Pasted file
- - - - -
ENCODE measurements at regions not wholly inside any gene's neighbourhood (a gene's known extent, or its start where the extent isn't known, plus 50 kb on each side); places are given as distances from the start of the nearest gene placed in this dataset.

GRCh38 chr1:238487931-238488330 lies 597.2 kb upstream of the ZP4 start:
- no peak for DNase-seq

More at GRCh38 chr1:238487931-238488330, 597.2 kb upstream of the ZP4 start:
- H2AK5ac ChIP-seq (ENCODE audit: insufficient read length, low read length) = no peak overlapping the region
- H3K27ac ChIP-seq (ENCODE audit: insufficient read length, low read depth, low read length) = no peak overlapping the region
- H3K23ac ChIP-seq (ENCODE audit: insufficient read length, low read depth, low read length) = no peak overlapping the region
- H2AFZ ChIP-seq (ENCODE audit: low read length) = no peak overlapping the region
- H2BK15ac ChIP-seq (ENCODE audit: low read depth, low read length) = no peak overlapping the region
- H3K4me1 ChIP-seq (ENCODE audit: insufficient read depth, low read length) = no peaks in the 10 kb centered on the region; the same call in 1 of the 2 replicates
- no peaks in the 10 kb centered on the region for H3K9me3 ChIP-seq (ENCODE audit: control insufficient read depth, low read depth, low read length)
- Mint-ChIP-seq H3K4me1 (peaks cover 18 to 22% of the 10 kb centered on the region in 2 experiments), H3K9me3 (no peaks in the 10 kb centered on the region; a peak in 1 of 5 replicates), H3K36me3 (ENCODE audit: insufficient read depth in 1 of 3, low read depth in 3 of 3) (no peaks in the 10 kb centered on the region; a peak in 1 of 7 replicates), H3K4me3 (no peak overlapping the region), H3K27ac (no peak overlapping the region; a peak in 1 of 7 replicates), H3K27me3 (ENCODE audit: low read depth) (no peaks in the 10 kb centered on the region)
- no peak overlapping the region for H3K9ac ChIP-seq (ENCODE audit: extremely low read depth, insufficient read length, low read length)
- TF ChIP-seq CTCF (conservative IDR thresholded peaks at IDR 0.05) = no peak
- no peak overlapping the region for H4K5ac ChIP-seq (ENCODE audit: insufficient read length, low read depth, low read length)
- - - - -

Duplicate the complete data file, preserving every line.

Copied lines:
ENCODE measurements at regions not wholly inside any gene's neighbourhood (a gene's known extent, or its start where the extent isn't known, plus 50 kb on each side); places are given as distances from the start of the nearest gene placed in this dataset.

GRCh38 chr1:238487931-238488330 lies 597.2 kb upstream of the ZP4 start:
- no peak for DNase-seq

More at GRCh38 chr1:238487931-238488330, 597.2 kb upstream of the ZP4 start:
- H2AK5ac ChIP-seq (ENCODE audit: insufficient read length, low read length) = no peak overlapping the region
- H3K27ac ChIP-seq (ENCODE audit: insufficient read length, low read depth, low read length) = no peak overlapping the region
- H3K23ac ChIP-seq (ENCODE audit: insufficient read length, low read depth, low read length) = no peak overlapping the region
- H2AFZ ChIP-seq (ENCODE audit: low read length) = no peak overlapping the region
- H2BK15ac ChIP-seq (ENCODE audit: low read depth, low read length) = no peak overlapping the region
- H3K4me1 ChIP-seq (ENCODE audit: insufficient read depth, low read length) = no peaks in the 10 kb centered on the region; the same call in 1 of the 2 replicates
- no peaks in the 10 kb centered on the region for H3K9me3 ChIP-seq (ENCODE audit: control insufficient read depth, low read depth, low read length)
- Mint-ChIP-seq H3K4me1 (peaks cover 18 to 22% of the 10 kb centered on the region in 2 experiments), H3K9me3 (no peaks in the 10 kb centered on the region; a peak in 1 of 5 replicates), H3K36me3 (ENCODE audit: insufficient read depth in 1 of 3, low read depth in 3 of 3) (no peaks in the 10 kb centered on the region; a peak in 1 of 7 replicates), H3K4me3 (no peak overlapping the region), H3K27ac (no peak overlapping the region; a peak in 1 of 7 replicates), H3K27me3 (ENCODE audit: low read depth) (no peaks in the 10 kb centered on the region)
- no peak overlapping the region for H3K9ac ChIP-seq (ENCODE audit: extremely low read depth, insufficient read length, low read length)
- TF ChIP-seq CTCF (conservative IDR thresholded peaks at IDR 0.05) = no peak
- no peak overlapping the region for H4K5ac ChIP-seq (ENCODE audit: insufficient read length, low read depth, low read length)